I ended up at Cake Shop for a repeat performance of Drink Up, Buttercup, the only band I saw more than once during the five days (though plenty of bands played plenty of times, surely this year broke a record for the number of bands doing a multi-set grind). While the double-dose was pure coincidence, the second set was perhaps even more entertaining than the first. If the first performance was energetic, then the second was manic. The band members seemed peeved at an only somewhat attentive audience, and Cake Shop’s rather meager sound and stage setup – or were maybe just enjoying too many of those cheap PBRs – and channeled all of that into song, flailing around more grandly, banging those trash cans harder, and shouting even louder, including at the audience to demand that they both pay attention and sing along. If being pissed off is what they need to put on this kind of show, then someone should harass these guys before every outing.
Speaking of attitude, the next stop was Little Jackie, the current project of Imani Coppola, known for the ’97 hit, “Legend of a Cowgirl” (which was, incidentally, one of the first songs I downloaded from Napster). Coppola is back and she’s still sassy, a woman after my own heart. She’s doing the soul/girl-group thing, a la Amy Winehouse, and is also unafraid of flaunting her vices. Unlike the diva across the pond, however, Coppola has more than an ounce of pride and self-respect.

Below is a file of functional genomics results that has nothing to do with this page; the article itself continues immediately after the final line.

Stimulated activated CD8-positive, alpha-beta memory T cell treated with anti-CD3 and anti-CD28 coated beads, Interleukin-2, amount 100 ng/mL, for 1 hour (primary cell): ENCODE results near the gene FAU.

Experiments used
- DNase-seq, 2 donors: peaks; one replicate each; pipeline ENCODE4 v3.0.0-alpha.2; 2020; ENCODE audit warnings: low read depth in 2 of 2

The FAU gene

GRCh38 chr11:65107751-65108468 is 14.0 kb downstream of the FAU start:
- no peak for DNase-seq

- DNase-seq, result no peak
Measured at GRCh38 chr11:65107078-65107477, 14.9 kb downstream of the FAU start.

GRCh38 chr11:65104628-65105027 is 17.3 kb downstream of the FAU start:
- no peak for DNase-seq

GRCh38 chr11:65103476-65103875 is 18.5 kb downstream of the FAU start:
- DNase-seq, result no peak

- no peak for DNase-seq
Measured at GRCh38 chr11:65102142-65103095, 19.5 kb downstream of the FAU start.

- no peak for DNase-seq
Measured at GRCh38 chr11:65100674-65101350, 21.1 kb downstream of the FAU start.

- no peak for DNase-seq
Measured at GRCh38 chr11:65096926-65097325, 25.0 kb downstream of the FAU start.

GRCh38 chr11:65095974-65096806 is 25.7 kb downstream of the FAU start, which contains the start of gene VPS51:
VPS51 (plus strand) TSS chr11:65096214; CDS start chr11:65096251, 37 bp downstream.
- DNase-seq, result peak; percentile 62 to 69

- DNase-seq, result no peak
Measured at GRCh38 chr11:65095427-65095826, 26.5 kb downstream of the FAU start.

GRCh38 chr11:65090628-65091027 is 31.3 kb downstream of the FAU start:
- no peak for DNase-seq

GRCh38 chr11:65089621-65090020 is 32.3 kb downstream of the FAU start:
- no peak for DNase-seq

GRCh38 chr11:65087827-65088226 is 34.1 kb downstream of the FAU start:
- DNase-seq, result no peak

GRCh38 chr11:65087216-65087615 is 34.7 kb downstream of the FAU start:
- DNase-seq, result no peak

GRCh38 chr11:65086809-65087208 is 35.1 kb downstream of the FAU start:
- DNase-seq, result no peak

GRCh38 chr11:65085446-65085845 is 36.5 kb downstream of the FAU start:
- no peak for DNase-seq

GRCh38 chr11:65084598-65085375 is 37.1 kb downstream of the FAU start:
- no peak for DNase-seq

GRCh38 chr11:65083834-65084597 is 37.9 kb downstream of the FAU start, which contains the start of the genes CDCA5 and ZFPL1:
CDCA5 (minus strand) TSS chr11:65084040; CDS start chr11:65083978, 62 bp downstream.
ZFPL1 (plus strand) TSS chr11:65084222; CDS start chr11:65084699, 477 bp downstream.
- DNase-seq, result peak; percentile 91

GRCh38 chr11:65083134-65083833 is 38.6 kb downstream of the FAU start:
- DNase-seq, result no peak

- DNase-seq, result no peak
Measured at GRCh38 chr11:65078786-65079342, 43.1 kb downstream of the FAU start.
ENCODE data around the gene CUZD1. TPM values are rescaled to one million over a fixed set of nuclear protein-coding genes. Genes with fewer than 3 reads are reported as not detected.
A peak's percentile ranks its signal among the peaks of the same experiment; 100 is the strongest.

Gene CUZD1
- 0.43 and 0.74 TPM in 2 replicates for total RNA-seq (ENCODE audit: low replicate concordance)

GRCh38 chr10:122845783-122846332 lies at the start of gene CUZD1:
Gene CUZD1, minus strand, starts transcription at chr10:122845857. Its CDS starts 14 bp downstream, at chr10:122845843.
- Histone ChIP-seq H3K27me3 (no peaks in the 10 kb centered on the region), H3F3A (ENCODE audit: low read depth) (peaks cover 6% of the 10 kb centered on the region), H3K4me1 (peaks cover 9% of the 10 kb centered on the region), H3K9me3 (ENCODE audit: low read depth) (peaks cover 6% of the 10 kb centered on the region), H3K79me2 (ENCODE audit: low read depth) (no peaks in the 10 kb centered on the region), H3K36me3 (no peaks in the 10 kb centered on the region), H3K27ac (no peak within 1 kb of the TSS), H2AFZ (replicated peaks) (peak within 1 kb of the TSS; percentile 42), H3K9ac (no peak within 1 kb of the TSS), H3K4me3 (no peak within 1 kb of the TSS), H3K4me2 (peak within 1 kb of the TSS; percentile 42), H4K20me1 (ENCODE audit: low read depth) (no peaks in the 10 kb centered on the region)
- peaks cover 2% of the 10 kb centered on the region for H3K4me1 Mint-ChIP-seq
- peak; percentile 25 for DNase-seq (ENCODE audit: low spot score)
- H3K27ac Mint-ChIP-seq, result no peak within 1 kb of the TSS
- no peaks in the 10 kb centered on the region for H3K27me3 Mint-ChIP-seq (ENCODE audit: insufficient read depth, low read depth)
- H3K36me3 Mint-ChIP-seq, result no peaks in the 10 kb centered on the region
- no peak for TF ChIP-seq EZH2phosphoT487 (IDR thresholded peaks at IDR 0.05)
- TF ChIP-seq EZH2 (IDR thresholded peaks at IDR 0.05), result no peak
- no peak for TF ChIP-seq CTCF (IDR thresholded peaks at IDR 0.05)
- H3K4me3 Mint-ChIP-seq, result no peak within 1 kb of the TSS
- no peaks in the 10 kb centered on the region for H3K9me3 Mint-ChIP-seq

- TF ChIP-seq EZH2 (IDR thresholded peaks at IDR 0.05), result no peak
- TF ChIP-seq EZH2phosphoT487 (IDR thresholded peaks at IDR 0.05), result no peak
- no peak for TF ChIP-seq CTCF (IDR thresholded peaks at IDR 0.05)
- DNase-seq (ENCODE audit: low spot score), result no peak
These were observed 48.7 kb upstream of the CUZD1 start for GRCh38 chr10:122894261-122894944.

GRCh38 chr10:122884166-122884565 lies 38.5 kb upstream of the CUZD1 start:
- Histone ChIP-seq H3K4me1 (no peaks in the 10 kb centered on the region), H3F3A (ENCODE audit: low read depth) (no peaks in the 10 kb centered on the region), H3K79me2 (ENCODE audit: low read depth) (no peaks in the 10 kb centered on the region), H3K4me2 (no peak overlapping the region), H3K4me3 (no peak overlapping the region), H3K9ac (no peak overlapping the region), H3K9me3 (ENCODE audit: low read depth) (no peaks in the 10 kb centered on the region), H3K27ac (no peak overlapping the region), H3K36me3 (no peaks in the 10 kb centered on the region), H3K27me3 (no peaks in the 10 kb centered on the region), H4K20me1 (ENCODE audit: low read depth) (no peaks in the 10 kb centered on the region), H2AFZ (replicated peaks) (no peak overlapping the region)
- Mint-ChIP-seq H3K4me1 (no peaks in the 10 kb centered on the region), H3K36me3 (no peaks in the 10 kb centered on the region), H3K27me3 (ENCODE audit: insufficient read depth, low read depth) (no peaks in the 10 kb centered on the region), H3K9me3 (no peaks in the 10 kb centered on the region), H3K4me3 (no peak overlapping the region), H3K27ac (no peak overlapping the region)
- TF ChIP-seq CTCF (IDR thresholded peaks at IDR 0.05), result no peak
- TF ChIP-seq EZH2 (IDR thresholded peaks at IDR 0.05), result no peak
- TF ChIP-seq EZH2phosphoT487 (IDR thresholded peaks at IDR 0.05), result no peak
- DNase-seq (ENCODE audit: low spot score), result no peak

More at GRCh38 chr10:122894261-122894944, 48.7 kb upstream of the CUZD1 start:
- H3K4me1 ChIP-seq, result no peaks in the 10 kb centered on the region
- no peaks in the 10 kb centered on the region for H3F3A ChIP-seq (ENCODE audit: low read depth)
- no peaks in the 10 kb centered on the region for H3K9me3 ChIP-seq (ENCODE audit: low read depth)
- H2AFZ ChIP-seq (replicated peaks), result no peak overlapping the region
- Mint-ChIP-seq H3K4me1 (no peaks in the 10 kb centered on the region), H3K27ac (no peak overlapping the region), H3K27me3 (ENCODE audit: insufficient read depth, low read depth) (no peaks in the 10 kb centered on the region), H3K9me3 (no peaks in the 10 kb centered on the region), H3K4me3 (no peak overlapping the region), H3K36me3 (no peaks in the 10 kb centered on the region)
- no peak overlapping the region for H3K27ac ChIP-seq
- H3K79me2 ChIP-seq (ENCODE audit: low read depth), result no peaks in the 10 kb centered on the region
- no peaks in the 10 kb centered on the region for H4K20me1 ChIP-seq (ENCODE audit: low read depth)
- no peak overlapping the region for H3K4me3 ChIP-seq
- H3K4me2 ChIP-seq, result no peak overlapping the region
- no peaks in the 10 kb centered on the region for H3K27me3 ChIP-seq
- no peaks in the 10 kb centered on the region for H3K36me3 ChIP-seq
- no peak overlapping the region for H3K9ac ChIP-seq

Philadelphia’s Pattern Is Movement and I ended CMJ at the same time, with their set in Brooklyn Vegan’s massive Knitting Factory takeover party. As the duo’s latest album, All Together, will undoubtedly rank high in my Top Ten of the year, I’d been itching to see them for the first time since they first caught my ear at the Home Tapes showcase of CMJ ’06. Despite this being their seventh (!!!!!!!) show at CMJ, Andrew Thiboldeaux and Chris Ward were a boisterously pair, quite possibly the most obviously enjoying themselves among the bands I saw. Their personalities weren’t the only big presence on stage, as all of the careful qualities of their album were joyfully ripped apart – and, who’d’ve thought, the sounds that seemed so beautifully, intricately planned were just as good, even better, thrown this way and that. They ended the set by encouraging the concert-goers to crowd up nice and close – and did we ever – so they could hear us as we all sang along to “Right Away.” As Thiboldeaux sang, “I hope that she remembers me,” in that moment it seemed more silly than sweet, for who could forget such a band?
For more pictures from CMJ, see here.